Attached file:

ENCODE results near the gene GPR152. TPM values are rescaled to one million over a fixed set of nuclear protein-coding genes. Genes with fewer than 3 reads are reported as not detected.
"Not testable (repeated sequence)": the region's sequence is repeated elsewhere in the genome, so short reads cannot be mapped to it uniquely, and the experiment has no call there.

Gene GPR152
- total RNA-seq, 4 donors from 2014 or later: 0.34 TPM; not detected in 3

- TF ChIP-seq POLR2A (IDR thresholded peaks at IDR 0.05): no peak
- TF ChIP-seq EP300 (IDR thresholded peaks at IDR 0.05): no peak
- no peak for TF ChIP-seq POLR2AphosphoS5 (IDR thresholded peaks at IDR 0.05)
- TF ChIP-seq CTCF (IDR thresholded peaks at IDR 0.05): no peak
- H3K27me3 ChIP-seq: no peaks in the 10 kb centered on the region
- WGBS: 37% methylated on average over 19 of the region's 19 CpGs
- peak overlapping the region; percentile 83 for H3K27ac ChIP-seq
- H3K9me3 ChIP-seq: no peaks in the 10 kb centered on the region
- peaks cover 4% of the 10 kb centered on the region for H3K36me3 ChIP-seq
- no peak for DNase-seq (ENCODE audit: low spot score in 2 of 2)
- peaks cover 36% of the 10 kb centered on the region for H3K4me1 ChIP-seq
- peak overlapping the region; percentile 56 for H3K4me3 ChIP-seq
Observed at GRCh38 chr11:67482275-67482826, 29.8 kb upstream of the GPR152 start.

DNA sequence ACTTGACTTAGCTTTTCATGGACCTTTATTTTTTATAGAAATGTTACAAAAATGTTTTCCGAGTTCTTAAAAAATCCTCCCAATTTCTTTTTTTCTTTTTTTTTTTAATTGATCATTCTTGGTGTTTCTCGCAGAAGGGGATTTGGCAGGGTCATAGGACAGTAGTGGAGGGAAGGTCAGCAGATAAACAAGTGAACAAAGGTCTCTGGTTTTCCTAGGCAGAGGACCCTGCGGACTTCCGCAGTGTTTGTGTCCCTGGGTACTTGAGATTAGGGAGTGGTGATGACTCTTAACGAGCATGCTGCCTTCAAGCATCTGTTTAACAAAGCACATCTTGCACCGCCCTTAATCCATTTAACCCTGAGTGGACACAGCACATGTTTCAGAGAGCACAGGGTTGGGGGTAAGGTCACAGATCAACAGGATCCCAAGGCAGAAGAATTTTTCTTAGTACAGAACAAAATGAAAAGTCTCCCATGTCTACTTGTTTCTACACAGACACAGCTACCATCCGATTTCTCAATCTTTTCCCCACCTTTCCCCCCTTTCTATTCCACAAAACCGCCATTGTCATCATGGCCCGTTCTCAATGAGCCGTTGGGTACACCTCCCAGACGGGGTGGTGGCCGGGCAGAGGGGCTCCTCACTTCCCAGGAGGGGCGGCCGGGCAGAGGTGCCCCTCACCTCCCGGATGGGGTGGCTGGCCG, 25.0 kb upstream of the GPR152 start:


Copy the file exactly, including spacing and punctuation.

ENCODE results near the gene GPR152. TPM values are rescaled to one million over a fixed set of nuclear protein-coding genes. Genes with fewer than 3 reads are reported as not detected.
"Not testable (repeated sequence)": the region's sequence is repeated elsewhere in the genome, so short reads cannot be mapped to it uniquely, and the experiment has no call there.

Gene GPR152
- total RNA-seq, 4 donors from 2014 or later: 0.34 TPM; not detected in 3

- TF ChIP-seq POLR2A (IDR thresholded peaks at IDR 0.05): no peak
- TF ChIP-seq EP300 (IDR thresholded peaks at IDR 0.05): no peak
- no peak for TF ChIP-seq POLR2AphosphoS5 (IDR thresholded peaks at IDR 0.05)
- TF ChIP-seq CTCF (IDR thresholded peaks at IDR 0.05): no peak
- H3K27me3 ChIP-seq: no peaks in the 10 kb centered on the region
- WGBS: 37% methylated on average over 19 of the region's 19 CpGs
- peak overlapping the region; percentile 83 for H3K27ac ChIP-seq
- H3K9me3 ChIP-seq: no peaks in the 10 kb centered on the region
- peaks cover 4% of the 10 kb centered on the region for H3K36me3 ChIP-seq
- no peak for DNase-seq (ENCODE audit: low spot score in 2 of 2)
- peaks cover 36% of the 10 kb centered on the region for H3K4me1 ChIP-seq
- peak overlapping the region; percentile 56 for H3K4me3 ChIP-seq
Observed at GRCh38 chr11:67482275-67482826, 29.8 kb upstream of the GPR152 start.

DNA sequence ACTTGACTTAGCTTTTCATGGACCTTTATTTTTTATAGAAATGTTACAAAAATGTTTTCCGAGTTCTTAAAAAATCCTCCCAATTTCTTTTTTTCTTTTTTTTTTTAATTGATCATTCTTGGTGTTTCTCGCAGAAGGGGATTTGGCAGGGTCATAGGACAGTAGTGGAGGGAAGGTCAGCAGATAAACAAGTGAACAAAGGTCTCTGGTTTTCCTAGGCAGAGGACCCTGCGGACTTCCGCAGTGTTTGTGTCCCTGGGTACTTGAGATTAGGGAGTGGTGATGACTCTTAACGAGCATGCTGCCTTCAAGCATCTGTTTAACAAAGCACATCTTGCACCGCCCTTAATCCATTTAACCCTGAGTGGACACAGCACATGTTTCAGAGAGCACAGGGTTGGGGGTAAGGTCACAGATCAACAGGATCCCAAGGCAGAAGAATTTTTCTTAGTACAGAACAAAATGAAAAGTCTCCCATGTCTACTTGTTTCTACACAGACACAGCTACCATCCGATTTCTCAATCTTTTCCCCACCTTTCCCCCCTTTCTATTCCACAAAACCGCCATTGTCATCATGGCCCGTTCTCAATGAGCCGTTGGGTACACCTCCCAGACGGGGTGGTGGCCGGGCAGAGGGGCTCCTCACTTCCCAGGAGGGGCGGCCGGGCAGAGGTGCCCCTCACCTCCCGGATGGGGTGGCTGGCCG, 25.0 kb upstream of the GPR152 start: